The assimilation of digital technologies in manufacturing promises to transform both the capabilities and performance of daily production operations. Powerful data platforms, advanced analytics tools, AI technologies, and augmented reality solutions are rapidly becoming less expensive, more capable, and easier to use.

However, one often hears senior manufacturing executives saying, “I understand the potential of digitalizing our operations, but we’re not ready”. Sometimes this is due to other initiatives or major projects currently underway, such as a new product line launch, a factory expansion, or a major IT system upgrade. In other cases, “not being ready” could simply mean that the necessary up-front planning and preparation work for launching a digital manufacturing initiative has not yet been done.

Experience shows that “readiness” is a strong predictor of success in digital manufacturing projects. The most successful are those which are well prepared; they are purposeful, focused, practical, and aligned. They have the required resources and skills, at the right time. As expected, these programs have a high success rate, frequently becoming industry benchmarks for digital transformation.

Other manufacturers sometimes invest in digital solutions with surprisingly little preparation. These projects tend to be technology-driven and often have unclear ownership and governance across the leadership team. Occasionally, leaders will even admit that they’re not sure exactly what they are doing, running digital development as a loosely managed experiment. In some cases, the production staff is neither informed nor engaged, which can even lead to people blocking or sabotaging the project.

Up-front preparation (sometimes labelled as “strategy”) is best done at the beginning of a transformation effort; however, it should also be revised on an on-going basis.

Based on our work with clients across a range of industry sectors, Argon & Co has identified four essential elements of readiness critical to success. These are: clarity of purpose, governance, jobs-to-be-done, and innovation capabilities.


A good way to illustrate these four elements is through a set of simple questions, for example:

Clarity of purpose

  • Is there a clear vision of what you want to achieve?
  • Is it expressed in terms that are measurable?
  • How will the daily work routines change?
  • What are other potential outcomes – both positive and negative?
  • How does digitalization of manufacturing enable medium-term and long-term operational performance and business success?
  • What is the expected ROI?


  • What is the road map for deployment and who is leading it?
  • What is the role of the steering committee; how does it function, and who are its members?
  • How are resources allocated?
  • How is risk evaluated?
  • How are results measured?
  • Who are the primary and secondary stakeholders, and how are they engaged/aligned?
  • How are other initiatives and programs integrated?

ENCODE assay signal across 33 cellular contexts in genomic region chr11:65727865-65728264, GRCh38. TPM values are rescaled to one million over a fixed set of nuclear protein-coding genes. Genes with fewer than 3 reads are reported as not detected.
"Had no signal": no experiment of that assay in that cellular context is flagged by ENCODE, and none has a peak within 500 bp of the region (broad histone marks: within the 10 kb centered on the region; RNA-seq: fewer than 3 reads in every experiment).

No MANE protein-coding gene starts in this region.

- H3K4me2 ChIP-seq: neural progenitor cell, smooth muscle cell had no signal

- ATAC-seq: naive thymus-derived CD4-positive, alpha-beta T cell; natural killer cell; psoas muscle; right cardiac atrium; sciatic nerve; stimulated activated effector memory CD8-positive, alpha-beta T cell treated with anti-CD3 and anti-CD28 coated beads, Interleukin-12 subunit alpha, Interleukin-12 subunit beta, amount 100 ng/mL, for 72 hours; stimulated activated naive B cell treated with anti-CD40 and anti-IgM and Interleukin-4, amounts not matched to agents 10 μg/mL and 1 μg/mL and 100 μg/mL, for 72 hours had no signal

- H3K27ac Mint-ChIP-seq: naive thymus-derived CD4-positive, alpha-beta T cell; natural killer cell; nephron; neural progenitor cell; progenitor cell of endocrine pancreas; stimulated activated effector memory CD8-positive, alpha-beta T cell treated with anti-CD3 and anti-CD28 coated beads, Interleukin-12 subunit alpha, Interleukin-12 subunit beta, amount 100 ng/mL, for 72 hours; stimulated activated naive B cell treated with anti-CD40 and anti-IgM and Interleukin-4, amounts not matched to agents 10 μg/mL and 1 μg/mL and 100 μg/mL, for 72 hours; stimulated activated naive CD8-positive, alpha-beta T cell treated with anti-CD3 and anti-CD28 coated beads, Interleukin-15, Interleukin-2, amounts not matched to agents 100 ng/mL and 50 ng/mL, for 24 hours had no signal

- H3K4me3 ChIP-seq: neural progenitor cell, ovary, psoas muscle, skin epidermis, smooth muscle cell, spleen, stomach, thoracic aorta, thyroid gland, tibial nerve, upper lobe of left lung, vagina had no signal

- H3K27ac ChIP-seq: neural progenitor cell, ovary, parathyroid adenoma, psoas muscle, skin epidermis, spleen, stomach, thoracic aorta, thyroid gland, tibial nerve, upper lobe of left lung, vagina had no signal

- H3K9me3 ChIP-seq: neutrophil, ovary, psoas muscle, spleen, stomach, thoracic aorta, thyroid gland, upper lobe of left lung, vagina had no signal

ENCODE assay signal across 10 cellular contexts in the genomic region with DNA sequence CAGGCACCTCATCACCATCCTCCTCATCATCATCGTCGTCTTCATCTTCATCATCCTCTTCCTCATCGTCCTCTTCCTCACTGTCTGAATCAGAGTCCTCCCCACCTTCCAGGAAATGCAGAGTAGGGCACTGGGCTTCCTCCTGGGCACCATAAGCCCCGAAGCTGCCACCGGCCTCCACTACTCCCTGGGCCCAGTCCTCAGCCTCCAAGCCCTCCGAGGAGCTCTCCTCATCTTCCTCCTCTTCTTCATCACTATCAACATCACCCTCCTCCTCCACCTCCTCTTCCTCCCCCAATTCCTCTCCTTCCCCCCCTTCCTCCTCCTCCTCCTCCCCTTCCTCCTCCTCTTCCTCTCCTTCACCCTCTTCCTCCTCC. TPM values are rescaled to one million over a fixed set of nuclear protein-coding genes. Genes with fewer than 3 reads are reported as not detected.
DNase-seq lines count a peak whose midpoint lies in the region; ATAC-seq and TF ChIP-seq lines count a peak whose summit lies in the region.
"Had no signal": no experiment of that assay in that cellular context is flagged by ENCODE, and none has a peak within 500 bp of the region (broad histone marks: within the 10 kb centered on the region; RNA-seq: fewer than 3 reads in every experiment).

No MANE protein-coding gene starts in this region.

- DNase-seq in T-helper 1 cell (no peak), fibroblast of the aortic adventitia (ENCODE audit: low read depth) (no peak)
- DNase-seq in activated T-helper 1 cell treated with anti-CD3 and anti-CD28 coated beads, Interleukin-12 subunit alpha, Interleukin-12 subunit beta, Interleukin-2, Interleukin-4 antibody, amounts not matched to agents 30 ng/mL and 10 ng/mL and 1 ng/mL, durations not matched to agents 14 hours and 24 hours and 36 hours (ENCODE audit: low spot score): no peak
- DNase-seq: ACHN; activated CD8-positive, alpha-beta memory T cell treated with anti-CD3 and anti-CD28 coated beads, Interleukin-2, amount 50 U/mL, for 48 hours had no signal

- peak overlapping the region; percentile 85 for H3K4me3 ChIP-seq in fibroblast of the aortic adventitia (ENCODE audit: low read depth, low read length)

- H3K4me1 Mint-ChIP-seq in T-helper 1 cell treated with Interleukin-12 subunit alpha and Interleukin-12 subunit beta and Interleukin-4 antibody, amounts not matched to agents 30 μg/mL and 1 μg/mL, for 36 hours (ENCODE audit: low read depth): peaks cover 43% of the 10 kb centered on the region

• What are the business problems to be solved?
  • What are the required new operational capabilities?
  • What specific use cases are targeted?
  • How are they prioritized and sequenced?
  • Who are the users?
  • How are digital use cases aligned with your continuous improvement system?
  • Which production problems are the best opportunities for innovation, versus continuous improvement?
  • What are the similarities and interdependencies among the use cases?
  • What are the implied data requirements of use cases?

Innovation capabilities

  • What is your process and methodology for innovation?
  • What existing staff and resources will be made available?
  • What additional skills must be recruited or contracted?
  • Where and how will your innovation teams work?
  • How are the requirements and preferences of the users collected and prioritized?
  • How are new ideas from users captured and evaluated?
  • How does the innovation process drive technology requirements and selection (and not vice versa)?


If you can clearly answer all these questions, you probably have a high degree of readiness. But beware – it is essential to reach a shared understanding across the leadership team and the project teams. Would they all answer these questions in the same way? Surprisingly, some teams struggle to have a consistent answer for even the simple questions.

The digitalization of your factory can start small, but over time it will likely become a game-changing transformation. Along the way, you will repeatedly re-imagine your production operations, assimilating new data-centric processes and work methods.

Your strategy and approach will likely be revised multiple times, as your teams learn from successes and failures. Teams will learn to solve problems through agile innovation, applying the latest digital technologies to address practical use cases. Over time, real transformation will take place, delivering significant value to your customers, employees, shareholders, and to our planet.

So, the final question is…are you ready?

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